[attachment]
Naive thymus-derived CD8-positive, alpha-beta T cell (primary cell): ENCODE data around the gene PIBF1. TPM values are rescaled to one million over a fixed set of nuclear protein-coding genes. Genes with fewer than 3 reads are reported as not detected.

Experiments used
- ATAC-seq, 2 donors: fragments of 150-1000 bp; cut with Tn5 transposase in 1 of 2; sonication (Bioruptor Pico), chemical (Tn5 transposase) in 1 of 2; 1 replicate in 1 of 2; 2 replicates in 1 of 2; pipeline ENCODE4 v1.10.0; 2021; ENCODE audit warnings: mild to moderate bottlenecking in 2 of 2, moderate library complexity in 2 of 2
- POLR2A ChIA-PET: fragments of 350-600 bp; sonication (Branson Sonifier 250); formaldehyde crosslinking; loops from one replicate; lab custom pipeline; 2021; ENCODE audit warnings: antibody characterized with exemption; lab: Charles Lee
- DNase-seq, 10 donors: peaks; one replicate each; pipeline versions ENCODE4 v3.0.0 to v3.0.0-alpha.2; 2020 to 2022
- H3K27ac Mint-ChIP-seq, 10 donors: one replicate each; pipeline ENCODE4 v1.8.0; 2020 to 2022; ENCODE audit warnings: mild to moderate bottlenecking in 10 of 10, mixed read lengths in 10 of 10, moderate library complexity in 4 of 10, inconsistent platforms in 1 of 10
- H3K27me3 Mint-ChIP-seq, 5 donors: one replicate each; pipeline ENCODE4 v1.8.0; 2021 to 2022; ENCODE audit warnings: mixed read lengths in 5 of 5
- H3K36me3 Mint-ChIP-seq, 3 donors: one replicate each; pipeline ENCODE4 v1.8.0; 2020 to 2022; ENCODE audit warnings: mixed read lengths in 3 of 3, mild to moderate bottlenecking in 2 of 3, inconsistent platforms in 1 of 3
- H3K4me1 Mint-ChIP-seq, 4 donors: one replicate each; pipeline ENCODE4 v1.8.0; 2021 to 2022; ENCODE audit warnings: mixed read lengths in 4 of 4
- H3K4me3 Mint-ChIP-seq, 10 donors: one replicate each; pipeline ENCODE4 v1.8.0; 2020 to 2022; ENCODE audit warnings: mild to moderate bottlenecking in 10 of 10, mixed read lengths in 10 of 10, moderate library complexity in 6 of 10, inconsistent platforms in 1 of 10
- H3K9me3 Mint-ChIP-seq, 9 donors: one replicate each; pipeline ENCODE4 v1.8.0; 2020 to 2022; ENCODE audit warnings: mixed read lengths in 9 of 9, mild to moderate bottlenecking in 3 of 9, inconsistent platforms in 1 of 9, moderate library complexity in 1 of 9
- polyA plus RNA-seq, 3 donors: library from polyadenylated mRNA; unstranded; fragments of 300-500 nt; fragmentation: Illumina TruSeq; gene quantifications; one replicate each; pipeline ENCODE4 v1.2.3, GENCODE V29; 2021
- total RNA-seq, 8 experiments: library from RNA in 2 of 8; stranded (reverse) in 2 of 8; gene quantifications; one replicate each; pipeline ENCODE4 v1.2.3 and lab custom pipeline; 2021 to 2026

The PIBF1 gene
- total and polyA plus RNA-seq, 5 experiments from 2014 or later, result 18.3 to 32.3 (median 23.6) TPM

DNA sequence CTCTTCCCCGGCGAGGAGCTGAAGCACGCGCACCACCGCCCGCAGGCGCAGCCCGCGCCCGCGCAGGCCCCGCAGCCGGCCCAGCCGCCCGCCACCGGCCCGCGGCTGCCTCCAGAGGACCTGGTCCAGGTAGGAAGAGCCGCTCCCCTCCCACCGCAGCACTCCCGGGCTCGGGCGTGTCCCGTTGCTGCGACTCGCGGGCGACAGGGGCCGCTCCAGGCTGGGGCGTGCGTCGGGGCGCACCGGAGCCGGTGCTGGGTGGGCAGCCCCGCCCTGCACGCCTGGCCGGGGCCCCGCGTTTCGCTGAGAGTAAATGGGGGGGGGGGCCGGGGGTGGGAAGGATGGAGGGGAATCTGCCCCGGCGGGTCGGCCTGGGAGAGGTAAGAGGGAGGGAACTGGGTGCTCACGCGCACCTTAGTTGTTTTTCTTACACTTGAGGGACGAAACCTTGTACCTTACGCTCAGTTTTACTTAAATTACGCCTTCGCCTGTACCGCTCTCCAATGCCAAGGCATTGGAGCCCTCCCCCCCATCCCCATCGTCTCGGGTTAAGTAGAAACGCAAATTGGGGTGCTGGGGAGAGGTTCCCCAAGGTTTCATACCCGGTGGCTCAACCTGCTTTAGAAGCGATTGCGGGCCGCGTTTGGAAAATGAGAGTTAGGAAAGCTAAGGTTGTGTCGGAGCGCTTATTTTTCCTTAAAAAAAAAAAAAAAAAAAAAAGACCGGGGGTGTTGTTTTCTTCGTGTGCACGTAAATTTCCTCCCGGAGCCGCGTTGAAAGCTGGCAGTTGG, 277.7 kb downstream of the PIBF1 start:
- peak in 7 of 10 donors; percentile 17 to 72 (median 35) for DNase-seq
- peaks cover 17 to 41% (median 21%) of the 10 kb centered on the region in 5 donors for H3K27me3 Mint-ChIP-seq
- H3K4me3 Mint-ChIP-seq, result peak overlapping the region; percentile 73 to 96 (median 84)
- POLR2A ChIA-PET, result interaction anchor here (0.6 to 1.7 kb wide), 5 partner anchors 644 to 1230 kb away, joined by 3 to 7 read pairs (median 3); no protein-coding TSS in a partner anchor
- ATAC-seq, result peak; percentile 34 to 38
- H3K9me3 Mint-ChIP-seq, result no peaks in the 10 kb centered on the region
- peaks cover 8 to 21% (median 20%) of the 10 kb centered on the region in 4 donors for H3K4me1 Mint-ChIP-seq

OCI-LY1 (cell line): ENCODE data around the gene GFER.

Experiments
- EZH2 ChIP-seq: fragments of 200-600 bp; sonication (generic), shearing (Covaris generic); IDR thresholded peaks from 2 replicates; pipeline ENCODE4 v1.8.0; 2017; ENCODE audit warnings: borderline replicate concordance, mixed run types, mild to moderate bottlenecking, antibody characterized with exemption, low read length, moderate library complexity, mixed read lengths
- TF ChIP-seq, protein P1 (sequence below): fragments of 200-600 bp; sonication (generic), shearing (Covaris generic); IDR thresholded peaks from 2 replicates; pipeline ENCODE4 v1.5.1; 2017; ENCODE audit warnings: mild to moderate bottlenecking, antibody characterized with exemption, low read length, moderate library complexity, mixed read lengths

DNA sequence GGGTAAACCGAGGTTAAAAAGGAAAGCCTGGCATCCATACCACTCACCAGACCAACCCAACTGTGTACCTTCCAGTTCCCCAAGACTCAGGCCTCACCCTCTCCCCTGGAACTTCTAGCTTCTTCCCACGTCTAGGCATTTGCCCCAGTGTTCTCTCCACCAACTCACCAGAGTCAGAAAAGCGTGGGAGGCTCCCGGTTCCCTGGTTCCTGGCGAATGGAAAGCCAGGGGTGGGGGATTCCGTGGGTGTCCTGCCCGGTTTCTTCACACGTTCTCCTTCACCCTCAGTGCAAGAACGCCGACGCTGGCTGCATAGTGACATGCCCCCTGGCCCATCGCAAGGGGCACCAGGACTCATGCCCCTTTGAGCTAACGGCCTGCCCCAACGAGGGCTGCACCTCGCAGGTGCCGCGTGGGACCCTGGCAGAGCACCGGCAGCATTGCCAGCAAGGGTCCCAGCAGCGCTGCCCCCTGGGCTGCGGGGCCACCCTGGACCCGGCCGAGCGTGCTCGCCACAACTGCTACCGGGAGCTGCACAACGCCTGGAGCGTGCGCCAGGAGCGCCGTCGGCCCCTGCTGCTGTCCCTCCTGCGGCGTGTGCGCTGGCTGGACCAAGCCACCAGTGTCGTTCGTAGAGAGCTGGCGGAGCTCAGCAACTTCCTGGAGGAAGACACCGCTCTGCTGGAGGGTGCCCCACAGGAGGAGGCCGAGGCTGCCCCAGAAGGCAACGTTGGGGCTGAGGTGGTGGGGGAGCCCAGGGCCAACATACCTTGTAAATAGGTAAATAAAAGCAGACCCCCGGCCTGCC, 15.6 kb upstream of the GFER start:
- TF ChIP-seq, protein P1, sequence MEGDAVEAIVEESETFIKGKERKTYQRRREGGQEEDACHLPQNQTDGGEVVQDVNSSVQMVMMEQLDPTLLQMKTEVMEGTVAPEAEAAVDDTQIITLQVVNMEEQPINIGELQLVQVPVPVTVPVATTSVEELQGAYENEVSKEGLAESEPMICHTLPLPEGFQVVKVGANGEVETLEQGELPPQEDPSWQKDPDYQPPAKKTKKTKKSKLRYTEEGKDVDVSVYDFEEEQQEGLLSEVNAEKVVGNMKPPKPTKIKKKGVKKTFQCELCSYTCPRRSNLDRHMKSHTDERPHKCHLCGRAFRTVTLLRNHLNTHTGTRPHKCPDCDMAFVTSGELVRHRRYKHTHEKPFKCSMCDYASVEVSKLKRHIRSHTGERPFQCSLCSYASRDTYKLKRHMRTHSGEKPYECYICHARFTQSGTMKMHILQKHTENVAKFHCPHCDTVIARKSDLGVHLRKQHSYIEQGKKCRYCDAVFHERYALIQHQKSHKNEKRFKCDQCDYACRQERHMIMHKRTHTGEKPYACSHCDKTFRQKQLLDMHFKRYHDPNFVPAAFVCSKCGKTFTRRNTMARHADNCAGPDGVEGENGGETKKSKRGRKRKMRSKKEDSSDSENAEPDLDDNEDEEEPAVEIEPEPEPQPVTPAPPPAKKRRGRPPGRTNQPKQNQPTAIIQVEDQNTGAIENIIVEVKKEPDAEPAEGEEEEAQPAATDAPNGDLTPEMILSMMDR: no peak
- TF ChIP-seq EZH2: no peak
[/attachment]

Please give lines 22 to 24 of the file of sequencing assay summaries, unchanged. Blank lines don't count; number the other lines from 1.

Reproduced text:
- H3K9me3 Mint-ChIP-seq, result no peaks in the 10 kb centered on the region
- peaks cover 8 to 21% (median 20%) of the 10 kb centered on the region in 4 donors for H3K4me1 Mint-ChIP-seq

OCI-LY1 (cell line): ENCODE data around the gene GFER.